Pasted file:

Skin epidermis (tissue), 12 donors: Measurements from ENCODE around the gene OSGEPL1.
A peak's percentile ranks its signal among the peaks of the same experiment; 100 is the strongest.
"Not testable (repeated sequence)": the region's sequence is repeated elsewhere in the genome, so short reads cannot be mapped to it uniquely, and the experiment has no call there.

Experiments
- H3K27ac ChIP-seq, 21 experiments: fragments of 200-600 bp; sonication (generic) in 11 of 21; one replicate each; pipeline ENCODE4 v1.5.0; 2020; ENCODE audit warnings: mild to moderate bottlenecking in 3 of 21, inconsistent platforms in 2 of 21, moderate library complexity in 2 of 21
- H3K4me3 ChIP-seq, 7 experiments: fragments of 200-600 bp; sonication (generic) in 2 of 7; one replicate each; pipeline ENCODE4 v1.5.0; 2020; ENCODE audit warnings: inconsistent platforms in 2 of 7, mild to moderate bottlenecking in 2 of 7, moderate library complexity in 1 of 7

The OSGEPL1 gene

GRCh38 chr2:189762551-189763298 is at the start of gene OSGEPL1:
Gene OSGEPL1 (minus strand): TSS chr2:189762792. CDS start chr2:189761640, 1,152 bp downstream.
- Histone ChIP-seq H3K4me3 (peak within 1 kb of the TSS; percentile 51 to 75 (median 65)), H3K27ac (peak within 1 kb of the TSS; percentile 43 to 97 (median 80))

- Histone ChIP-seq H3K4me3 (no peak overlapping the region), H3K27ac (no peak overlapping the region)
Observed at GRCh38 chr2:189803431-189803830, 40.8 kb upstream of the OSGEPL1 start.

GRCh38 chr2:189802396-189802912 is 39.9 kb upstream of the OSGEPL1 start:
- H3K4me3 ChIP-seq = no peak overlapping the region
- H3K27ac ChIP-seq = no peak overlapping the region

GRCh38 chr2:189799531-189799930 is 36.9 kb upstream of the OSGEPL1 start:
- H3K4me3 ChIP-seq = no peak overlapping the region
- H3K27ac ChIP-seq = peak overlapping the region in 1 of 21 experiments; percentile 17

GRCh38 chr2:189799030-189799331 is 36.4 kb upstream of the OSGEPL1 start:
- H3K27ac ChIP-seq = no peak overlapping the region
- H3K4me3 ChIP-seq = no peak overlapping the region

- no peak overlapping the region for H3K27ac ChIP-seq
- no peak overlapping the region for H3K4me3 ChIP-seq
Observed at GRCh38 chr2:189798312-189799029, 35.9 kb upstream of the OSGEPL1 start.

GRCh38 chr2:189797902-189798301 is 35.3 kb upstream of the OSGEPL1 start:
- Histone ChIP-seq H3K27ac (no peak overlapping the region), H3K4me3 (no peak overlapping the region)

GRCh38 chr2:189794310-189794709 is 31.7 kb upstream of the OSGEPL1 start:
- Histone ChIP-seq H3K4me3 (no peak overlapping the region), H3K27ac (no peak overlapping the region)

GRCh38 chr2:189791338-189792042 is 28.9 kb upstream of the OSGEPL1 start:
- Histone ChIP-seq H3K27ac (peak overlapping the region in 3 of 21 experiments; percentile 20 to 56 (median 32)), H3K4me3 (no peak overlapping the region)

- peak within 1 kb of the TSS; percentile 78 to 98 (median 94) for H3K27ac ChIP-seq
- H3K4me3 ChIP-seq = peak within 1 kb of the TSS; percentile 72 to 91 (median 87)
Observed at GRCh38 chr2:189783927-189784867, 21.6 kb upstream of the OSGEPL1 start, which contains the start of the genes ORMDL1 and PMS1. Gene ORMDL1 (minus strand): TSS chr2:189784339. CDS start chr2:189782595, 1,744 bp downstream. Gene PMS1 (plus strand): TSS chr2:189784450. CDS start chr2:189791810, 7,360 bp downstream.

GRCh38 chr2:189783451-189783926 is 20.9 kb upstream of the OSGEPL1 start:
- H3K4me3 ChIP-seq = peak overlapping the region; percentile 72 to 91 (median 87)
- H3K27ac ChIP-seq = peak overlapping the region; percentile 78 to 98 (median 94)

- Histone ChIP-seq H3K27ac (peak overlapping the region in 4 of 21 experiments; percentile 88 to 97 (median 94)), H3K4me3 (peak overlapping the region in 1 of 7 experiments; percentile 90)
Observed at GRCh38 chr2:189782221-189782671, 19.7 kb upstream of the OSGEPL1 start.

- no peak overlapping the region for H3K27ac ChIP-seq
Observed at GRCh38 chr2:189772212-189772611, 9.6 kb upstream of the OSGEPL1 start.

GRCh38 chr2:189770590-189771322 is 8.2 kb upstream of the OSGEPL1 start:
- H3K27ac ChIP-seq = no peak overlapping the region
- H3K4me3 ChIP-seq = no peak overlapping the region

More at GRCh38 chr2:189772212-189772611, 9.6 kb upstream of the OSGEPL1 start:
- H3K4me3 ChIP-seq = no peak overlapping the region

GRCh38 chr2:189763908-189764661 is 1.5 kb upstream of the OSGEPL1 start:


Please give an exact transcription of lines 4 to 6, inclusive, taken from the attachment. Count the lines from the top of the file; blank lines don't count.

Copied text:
Experiments
- H3K27ac ChIP-seq, 21 experiments: fragments of 200-600 bp; sonication (generic) in 11 of 21; one replicate each; pipeline ENCODE4 v1.5.0; 2020; ENCODE audit warnings: mild to moderate bottlenecking in 3 of 21, inconsistent platforms in 2 of 21, moderate library complexity in 2 of 21
- H3K4me3 ChIP-seq, 7 experiments: fragments of 200-600 bp; sonication (generic) in 2 of 7; one replicate each; pipeline ENCODE4 v1.5.0; 2020; ENCODE audit warnings: inconsistent platforms in 2 of 7, mild to moderate bottlenecking in 2 of 7, moderate library complexity in 1 of 7